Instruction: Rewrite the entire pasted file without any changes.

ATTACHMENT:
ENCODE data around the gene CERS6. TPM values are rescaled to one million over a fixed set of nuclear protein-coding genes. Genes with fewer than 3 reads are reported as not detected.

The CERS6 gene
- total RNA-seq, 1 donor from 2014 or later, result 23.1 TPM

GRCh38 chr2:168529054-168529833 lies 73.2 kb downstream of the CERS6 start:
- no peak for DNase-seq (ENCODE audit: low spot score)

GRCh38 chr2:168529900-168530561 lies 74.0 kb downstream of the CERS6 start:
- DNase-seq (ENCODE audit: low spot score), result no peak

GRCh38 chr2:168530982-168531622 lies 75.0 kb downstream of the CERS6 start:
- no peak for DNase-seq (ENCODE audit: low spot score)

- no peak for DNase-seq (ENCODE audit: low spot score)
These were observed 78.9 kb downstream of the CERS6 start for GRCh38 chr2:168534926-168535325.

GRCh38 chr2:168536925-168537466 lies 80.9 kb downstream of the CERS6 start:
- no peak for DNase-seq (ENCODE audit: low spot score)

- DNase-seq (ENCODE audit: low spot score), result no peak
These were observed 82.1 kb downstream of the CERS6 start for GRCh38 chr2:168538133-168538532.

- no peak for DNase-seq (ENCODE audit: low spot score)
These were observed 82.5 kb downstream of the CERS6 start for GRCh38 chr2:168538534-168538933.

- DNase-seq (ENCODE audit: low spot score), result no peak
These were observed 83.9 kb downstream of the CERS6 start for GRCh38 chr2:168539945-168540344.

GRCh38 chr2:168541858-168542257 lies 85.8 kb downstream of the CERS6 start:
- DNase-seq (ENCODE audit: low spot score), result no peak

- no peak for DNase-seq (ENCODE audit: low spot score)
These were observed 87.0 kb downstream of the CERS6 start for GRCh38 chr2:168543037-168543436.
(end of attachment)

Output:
ENCODE data around the gene CERS6. TPM values are rescaled to one million over a fixed set of nuclear protein-coding genes. Genes with fewer than 3 reads are reported as not detected.

The CERS6 gene
- total RNA-seq, 1 donor from 2014 or later, result 23.1 TPM

GRCh38 chr2:168529054-168529833 lies 73.2 kb downstream of the CERS6 start:
- no peak for DNase-seq (ENCODE audit: low spot score)

GRCh38 chr2:168529900-168530561 lies 74.0 kb downstream of the CERS6 start:
- DNase-seq (ENCODE audit: low spot score), result no peak

GRCh38 chr2:168530982-168531622 lies 75.0 kb downstream of the CERS6 start:
- no peak for DNase-seq (ENCODE audit: low spot score)

- no peak for DNase-seq (ENCODE audit: low spot score)
These were observed 78.9 kb downstream of the CERS6 start for GRCh38 chr2:168534926-168535325.

GRCh38 chr2:168536925-168537466 lies 80.9 kb downstream of the CERS6 start:
- no peak for DNase-seq (ENCODE audit: low spot score)

- DNase-seq (ENCODE audit: low spot score), result no peak
These were observed 82.1 kb downstream of the CERS6 start for GRCh38 chr2:168538133-168538532.

- no peak for DNase-seq (ENCODE audit: low spot score)
These were observed 82.5 kb downstream of the CERS6 start for GRCh38 chr2:168538534-168538933.

- DNase-seq (ENCODE audit: low spot score), result no peak
These were observed 83.9 kb downstream of the CERS6 start for GRCh38 chr2:168539945-168540344.

GRCh38 chr2:168541858-168542257 lies 85.8 kb downstream of the CERS6 start:
- DNase-seq (ENCODE audit: low spot score), result no peak

- no peak for DNase-seq (ENCODE audit: low spot score)
These were observed 87.0 kb downstream of the CERS6 start for GRCh38 chr2:168543037-168543436.